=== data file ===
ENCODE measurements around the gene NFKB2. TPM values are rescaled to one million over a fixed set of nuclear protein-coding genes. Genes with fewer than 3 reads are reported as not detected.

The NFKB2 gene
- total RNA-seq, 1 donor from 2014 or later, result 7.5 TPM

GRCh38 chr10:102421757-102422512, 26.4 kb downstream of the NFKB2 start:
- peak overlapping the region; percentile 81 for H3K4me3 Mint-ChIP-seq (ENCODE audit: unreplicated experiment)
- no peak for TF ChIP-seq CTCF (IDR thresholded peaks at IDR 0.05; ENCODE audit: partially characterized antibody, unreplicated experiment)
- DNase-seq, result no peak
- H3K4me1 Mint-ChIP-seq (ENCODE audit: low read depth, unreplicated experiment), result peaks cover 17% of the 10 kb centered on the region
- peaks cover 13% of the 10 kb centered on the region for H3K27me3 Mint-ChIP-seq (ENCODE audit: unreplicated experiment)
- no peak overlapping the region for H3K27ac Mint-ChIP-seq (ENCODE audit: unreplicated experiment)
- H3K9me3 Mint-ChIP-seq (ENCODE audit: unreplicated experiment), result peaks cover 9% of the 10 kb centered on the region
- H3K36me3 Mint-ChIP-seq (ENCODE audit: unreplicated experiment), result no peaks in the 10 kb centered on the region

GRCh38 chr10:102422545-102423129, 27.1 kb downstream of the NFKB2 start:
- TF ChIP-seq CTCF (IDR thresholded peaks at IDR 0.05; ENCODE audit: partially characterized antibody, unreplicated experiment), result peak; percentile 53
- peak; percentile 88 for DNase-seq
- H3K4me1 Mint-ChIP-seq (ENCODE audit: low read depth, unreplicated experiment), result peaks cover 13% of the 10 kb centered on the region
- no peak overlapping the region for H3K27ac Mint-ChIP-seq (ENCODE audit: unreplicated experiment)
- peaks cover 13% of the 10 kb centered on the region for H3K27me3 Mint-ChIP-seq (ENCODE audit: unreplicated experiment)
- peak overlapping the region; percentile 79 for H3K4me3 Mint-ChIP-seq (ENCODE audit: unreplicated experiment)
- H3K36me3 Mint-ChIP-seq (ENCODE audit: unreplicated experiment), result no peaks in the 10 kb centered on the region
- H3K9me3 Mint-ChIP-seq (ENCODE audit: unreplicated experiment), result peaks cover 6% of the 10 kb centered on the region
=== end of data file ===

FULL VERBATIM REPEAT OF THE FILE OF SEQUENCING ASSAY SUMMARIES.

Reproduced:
ENCODE measurements around the gene NFKB2. TPM values are rescaled to one million over a fixed set of nuclear protein-coding genes. Genes with fewer than 3 reads are reported as not detected.

The NFKB2 gene
- total RNA-seq, 1 donor from 2014 or later, result 7.5 TPM

GRCh38 chr10:102421757-102422512, 26.4 kb downstream of the NFKB2 start:
- peak overlapping the region; percentile 81 for H3K4me3 Mint-ChIP-seq (ENCODE audit: unreplicated experiment)
- no peak for TF ChIP-seq CTCF (IDR thresholded peaks at IDR 0.05; ENCODE audit: partially characterized antibody, unreplicated experiment)
- DNase-seq, result no peak
- H3K4me1 Mint-ChIP-seq (ENCODE audit: low read depth, unreplicated experiment), result peaks cover 17% of the 10 kb centered on the region
- peaks cover 13% of the 10 kb centered on the region for H3K27me3 Mint-ChIP-seq (ENCODE audit: unreplicated experiment)
- no peak overlapping the region for H3K27ac Mint-ChIP-seq (ENCODE audit: unreplicated experiment)
- H3K9me3 Mint-ChIP-seq (ENCODE audit: unreplicated experiment), result peaks cover 9% of the 10 kb centered on the region
- H3K36me3 Mint-ChIP-seq (ENCODE audit: unreplicated experiment), result no peaks in the 10 kb centered on the region

GRCh38 chr10:102422545-102423129, 27.1 kb downstream of the NFKB2 start:
- TF ChIP-seq CTCF (IDR thresholded peaks at IDR 0.05; ENCODE audit: partially characterized antibody, unreplicated experiment), result peak; percentile 53
- peak; percentile 88 for DNase-seq
- H3K4me1 Mint-ChIP-seq (ENCODE audit: low read depth, unreplicated experiment), result peaks cover 13% of the 10 kb centered on the region
- no peak overlapping the region for H3K27ac Mint-ChIP-seq (ENCODE audit: unreplicated experiment)
- peaks cover 13% of the 10 kb centered on the region for H3K27me3 Mint-ChIP-seq (ENCODE audit: unreplicated experiment)
- peak overlapping the region; percentile 79 for H3K4me3 Mint-ChIP-seq (ENCODE audit: unreplicated experiment)
- H3K36me3 Mint-ChIP-seq (ENCODE audit: unreplicated experiment), result no peaks in the 10 kb centered on the region
- H3K9me3 Mint-ChIP-seq (ENCODE audit: unreplicated experiment), result peaks cover 6% of the 10 kb centered on the region